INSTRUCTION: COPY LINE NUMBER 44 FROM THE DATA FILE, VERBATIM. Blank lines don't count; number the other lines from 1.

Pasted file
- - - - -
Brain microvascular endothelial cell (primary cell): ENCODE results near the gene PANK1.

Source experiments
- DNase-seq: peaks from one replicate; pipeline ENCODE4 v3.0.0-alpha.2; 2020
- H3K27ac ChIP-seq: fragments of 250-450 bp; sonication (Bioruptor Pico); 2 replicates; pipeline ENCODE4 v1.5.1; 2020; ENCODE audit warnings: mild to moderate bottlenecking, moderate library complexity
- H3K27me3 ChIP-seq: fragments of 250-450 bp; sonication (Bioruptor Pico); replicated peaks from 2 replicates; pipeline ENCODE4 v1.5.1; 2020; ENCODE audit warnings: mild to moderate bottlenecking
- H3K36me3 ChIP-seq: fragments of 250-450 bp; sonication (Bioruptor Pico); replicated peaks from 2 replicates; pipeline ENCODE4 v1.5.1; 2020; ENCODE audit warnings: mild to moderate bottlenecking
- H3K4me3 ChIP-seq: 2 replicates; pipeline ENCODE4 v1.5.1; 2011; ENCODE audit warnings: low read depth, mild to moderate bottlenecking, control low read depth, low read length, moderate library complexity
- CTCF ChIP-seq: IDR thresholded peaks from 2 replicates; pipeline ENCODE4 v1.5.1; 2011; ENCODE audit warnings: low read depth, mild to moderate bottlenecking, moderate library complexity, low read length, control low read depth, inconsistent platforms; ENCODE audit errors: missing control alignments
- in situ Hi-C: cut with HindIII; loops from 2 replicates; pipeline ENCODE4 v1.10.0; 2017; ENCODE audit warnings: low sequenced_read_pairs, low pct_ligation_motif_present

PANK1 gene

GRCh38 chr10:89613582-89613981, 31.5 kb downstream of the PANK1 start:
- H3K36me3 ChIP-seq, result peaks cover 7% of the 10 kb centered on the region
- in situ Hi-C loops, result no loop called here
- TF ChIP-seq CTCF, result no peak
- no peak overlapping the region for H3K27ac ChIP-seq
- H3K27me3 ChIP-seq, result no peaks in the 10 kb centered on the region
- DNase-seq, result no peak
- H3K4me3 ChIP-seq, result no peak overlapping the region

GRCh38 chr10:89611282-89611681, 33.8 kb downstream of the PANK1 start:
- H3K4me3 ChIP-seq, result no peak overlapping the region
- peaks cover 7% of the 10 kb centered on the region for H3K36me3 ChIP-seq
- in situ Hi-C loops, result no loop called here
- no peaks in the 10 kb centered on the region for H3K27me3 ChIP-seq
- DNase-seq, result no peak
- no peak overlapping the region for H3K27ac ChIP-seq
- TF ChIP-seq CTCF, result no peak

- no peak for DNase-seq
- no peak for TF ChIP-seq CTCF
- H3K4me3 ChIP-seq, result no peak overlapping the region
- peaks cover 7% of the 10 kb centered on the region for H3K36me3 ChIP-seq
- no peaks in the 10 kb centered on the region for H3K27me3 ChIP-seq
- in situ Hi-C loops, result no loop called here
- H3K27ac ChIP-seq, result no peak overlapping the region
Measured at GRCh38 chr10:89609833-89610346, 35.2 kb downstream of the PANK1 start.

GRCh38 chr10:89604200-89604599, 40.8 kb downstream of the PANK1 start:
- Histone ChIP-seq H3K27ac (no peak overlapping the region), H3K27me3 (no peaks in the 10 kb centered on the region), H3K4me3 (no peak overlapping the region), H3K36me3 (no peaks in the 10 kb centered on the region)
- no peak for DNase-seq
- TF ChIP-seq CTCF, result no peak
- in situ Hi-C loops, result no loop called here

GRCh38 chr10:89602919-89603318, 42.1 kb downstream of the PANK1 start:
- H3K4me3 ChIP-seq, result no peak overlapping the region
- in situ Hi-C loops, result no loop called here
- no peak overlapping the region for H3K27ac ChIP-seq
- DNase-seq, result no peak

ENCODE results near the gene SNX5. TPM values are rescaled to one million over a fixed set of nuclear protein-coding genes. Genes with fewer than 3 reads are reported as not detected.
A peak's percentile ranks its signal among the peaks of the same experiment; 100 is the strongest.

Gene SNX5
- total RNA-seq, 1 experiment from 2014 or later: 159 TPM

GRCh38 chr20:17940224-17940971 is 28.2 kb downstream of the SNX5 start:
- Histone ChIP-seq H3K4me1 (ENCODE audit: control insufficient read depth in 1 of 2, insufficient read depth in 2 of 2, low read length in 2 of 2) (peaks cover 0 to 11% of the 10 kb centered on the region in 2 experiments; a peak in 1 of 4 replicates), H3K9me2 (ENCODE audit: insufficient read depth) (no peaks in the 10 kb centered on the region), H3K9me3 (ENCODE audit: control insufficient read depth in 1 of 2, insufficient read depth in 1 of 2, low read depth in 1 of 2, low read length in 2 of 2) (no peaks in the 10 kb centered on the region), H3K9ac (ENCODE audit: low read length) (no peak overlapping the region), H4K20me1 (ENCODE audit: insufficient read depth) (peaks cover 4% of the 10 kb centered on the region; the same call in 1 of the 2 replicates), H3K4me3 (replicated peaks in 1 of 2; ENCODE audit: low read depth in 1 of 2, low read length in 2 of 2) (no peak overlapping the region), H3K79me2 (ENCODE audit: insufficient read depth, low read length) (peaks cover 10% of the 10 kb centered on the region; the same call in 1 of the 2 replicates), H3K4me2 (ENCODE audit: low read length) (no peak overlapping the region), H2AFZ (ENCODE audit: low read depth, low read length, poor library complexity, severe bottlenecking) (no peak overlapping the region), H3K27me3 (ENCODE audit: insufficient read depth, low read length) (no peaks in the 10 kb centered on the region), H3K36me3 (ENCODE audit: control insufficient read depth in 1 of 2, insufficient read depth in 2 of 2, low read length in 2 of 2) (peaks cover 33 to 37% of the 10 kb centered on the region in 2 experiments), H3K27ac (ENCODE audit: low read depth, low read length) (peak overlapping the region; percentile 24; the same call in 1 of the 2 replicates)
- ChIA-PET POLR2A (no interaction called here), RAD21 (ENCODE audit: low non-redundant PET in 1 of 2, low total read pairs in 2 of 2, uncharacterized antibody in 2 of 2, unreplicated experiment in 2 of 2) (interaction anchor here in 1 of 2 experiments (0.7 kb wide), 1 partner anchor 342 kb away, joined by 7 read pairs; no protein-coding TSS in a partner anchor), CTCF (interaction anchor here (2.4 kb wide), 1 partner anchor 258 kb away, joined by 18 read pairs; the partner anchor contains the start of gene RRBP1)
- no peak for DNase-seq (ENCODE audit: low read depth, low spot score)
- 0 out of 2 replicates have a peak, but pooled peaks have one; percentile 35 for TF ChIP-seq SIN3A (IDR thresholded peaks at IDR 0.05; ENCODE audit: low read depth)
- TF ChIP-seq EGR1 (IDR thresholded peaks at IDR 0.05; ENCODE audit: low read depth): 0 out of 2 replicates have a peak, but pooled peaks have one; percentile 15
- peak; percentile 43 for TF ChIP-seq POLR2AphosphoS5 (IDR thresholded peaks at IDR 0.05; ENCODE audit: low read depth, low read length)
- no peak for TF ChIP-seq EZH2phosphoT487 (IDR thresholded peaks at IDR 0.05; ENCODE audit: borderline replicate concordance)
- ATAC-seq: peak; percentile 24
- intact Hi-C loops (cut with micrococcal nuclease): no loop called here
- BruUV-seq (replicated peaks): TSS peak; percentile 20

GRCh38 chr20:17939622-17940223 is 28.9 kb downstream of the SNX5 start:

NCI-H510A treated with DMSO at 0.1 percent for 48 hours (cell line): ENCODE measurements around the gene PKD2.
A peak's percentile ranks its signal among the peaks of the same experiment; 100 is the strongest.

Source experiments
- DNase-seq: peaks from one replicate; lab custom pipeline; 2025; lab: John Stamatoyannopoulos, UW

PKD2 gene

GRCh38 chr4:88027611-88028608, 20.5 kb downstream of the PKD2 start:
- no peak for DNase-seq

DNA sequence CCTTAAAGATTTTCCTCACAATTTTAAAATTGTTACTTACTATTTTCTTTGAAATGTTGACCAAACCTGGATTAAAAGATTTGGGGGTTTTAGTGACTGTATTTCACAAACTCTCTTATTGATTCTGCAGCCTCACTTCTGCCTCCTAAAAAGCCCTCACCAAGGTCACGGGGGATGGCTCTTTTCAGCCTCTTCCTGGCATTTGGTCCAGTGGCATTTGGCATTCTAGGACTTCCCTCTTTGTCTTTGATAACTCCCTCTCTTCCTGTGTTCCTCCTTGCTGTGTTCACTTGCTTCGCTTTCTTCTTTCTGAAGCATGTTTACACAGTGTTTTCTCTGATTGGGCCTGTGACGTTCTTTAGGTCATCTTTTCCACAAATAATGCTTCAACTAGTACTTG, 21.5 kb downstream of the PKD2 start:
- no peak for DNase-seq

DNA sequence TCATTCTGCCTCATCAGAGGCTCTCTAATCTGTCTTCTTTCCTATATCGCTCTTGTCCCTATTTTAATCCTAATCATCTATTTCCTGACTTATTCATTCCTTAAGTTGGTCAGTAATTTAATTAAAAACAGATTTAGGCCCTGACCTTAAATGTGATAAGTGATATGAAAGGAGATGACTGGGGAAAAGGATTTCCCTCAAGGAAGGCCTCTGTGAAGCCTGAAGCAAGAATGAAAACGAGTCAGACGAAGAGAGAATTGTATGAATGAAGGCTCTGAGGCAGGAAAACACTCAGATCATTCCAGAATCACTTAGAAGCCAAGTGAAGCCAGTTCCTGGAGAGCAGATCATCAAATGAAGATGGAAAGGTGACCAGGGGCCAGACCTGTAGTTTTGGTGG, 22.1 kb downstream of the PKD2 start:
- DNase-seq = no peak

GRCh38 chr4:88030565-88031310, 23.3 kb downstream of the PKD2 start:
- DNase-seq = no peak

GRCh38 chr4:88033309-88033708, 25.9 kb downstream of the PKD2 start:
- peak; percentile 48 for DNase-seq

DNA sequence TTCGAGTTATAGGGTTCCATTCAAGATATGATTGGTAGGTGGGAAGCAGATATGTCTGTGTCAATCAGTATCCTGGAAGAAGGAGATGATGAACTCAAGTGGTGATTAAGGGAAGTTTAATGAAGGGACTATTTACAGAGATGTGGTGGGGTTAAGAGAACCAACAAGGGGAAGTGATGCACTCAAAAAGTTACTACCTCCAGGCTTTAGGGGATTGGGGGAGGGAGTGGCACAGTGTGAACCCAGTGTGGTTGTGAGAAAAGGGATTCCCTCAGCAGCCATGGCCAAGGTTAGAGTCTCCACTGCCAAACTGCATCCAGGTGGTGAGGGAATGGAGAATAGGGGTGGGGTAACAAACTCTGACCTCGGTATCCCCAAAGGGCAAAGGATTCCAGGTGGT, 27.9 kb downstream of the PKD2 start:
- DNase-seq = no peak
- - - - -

- DNase-seq, result no peak